Recent developments in the corporate bond market have given investors a new technology-driven tool to source liquidity more efficiently than ever before.

Despite the rapid expansion of the corporate bond market since the global financial crisis, growing from $4.7 trillion in 2007 to over $10.5 trillion by the end of 2020, investors’ ability to access liquidity has stagnated. Increased regulation, consolidation in liquidity providers and limited appetite for risk taking has led to a consistent decline in turnover and concentration of trading activity in the most liquid part of the market. However, the recent growth of the $1 trillion+ fixed income ETF market, emergence of nontraditional market makers and increased utilization of electronic trading platforms to offload risk has given rise to portfolio trading for corporate bonds.

At its core, portfolio trading is the packaging of multiple bonds into a basket of risk that market makers, aided by technology, price at the portfolio level, allowing investors to trade potentially thousands of line items all at once. Market makers are able to utilize the way in which fixed income ETFs are created and redeemed such that they can exchange or source a portfolio of bonds from the shares of the underlying ETF. These trades do not necessarily need to be linked to an ETF; in fact, portfolio trades can be used to transact illiquid securities as the risk of a few illiquid line items can then be mitigated across the more liquid parts of the basket.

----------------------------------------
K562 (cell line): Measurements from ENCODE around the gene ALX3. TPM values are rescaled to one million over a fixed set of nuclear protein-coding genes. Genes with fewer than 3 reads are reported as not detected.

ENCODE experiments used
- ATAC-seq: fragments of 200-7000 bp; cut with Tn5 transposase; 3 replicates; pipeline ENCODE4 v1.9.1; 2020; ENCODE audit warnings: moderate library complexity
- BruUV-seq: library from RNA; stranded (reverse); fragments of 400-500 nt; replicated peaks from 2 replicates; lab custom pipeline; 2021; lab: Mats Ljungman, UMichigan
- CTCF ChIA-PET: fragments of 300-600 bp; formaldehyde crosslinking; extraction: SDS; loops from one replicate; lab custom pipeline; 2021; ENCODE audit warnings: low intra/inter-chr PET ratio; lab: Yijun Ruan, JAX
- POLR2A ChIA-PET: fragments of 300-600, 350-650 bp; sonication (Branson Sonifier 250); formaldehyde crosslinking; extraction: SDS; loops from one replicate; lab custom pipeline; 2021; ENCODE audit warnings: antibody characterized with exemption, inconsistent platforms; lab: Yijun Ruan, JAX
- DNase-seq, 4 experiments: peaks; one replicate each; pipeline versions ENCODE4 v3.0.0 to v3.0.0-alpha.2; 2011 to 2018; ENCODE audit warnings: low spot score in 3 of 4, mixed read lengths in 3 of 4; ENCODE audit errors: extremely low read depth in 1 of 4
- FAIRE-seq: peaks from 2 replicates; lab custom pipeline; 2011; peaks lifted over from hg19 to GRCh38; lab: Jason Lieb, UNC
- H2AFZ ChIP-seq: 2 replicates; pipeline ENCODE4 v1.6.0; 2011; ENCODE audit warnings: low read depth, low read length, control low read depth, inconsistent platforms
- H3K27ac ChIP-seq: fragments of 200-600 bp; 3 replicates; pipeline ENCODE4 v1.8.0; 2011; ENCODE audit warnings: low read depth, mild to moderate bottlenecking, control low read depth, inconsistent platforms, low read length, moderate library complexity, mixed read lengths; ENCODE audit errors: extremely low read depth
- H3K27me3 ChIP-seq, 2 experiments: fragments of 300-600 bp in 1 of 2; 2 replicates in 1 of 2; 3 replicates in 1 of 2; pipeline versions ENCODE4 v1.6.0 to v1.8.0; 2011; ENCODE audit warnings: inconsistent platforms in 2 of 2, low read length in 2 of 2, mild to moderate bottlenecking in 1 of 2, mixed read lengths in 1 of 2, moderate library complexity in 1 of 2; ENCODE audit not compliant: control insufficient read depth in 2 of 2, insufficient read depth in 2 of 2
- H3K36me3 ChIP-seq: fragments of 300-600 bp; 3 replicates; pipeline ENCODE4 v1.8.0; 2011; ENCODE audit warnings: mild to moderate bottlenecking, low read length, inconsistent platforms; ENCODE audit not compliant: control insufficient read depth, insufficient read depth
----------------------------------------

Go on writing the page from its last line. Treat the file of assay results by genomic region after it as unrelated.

Portfolio trading provides several distinct advantages for investors compared to traditional forms of trading. First, portfolio trading is a highly efficient way to move large volumes of risk. Dealers have the capability to price a $1 billion portfolio in under an hour, whereas trading the portfolio ISIN by ISIN could potentially take days. Portfolio trading can also potentially lead to better execution levels; executing a large number of trades over a prolonged period has the potential to move the market, while trading the portfolio all at once allows dealers to price the risk more appropriately and minimize information leakage.

While portfolio trading does have its limitations as the level of execution can depend on the diversification of the portfolio, its growth has major implications for the market moving forward. The ability to quickly and efficiently move significant risk has given investors more flexibility to tactically deploy capital, utilize more quantitative investing strategies, including factor investing, and more quickly implement goal-oriented portfolio solutions.